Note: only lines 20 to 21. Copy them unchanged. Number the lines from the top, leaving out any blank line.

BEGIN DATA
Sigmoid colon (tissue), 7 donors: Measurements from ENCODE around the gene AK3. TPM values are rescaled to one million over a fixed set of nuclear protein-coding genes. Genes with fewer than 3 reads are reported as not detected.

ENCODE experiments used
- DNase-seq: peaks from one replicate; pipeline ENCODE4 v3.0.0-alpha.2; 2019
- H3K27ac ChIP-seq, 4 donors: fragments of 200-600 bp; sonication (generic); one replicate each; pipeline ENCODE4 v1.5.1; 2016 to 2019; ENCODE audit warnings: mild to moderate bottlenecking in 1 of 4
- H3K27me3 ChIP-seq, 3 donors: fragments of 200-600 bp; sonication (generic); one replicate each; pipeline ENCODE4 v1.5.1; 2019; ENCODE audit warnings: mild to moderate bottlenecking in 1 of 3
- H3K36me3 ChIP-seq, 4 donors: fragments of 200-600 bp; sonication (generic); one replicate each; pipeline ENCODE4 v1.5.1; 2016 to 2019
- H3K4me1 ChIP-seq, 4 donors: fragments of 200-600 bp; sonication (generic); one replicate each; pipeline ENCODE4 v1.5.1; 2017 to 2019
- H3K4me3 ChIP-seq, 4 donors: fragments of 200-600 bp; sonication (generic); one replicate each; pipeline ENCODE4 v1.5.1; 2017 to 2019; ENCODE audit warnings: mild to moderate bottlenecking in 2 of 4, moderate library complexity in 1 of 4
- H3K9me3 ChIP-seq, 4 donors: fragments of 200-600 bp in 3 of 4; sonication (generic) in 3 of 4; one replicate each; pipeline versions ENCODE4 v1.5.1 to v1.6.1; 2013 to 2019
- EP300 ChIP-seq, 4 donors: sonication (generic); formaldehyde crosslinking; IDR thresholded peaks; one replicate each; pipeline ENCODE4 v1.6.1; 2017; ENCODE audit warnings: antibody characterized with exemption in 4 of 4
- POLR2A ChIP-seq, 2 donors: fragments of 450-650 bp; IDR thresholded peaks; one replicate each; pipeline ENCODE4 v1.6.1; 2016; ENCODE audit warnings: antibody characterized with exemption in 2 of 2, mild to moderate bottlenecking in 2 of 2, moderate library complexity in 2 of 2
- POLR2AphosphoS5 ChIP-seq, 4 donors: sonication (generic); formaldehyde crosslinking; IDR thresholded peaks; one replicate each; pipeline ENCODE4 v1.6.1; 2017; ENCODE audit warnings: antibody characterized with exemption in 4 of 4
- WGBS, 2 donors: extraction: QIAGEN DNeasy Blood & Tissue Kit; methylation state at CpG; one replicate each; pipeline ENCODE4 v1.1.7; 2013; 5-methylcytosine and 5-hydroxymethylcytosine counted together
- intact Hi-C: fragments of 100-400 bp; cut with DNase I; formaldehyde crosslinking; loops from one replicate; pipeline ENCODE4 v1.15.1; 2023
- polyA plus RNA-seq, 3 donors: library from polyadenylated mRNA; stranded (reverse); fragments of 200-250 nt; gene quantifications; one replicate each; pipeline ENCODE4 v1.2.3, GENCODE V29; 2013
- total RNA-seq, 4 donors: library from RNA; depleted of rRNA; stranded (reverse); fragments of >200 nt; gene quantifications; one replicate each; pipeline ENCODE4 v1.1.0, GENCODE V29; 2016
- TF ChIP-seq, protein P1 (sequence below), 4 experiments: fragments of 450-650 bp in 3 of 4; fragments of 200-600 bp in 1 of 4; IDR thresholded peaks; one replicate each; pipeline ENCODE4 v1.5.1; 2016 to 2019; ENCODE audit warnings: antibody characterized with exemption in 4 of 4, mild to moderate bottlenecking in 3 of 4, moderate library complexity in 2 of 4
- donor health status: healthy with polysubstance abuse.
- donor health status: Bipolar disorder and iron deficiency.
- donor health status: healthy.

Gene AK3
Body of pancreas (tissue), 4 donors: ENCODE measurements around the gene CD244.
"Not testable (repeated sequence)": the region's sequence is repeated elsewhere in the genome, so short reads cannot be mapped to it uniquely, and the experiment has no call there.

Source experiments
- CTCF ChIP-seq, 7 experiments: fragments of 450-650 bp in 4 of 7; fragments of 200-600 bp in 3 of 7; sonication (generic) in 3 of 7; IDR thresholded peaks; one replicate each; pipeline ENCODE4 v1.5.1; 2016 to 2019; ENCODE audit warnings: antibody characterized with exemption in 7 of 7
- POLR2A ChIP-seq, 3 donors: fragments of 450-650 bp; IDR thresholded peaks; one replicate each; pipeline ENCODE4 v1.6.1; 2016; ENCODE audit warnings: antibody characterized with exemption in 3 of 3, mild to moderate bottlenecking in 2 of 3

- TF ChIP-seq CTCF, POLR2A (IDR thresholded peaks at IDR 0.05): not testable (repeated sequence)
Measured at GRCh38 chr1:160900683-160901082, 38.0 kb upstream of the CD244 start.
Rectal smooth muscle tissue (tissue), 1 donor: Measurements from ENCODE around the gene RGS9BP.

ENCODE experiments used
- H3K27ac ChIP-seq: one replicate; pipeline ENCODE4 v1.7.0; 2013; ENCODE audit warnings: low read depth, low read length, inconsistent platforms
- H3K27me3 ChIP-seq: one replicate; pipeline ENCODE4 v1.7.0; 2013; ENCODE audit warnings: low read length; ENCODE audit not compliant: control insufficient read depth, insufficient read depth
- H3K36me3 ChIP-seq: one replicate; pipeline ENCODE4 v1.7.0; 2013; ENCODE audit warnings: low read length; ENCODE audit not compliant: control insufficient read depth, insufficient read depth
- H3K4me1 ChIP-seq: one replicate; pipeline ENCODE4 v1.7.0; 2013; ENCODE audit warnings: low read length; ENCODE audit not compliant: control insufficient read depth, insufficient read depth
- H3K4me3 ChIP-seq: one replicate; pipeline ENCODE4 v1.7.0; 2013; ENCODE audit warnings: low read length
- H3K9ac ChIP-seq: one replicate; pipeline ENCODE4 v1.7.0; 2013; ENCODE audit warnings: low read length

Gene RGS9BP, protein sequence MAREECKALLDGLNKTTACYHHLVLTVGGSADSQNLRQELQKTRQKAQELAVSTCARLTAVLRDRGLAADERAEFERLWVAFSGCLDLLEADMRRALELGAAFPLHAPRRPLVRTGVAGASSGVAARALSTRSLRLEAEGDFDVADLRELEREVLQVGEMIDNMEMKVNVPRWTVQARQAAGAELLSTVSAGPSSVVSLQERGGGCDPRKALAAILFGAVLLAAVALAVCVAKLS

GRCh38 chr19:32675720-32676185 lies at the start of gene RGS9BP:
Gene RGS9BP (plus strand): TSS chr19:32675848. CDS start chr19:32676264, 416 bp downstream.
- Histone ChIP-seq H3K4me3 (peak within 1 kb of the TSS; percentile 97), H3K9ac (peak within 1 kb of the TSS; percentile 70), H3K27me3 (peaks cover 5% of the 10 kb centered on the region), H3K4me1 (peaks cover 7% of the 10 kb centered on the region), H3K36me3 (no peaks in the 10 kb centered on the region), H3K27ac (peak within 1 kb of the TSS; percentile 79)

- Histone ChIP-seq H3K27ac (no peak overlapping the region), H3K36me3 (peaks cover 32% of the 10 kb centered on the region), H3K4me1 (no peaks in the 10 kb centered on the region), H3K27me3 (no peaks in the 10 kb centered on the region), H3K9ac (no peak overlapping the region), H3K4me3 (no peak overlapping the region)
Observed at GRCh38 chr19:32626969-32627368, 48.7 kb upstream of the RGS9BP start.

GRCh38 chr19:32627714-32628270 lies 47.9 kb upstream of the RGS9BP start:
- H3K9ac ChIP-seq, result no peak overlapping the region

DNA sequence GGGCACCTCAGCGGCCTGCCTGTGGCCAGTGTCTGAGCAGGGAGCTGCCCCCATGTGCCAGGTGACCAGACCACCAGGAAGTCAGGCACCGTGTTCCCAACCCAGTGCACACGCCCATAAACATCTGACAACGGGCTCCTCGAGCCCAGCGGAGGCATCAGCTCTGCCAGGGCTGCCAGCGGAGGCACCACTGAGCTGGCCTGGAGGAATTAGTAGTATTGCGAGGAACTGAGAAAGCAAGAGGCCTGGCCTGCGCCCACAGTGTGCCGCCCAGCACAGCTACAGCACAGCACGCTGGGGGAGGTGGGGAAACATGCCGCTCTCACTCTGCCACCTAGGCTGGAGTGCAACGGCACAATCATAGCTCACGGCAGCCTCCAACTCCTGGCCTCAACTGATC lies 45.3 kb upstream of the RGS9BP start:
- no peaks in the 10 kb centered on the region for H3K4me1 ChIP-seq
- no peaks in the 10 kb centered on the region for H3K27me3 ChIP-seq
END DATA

- donor health status: healthy.

Gene AK3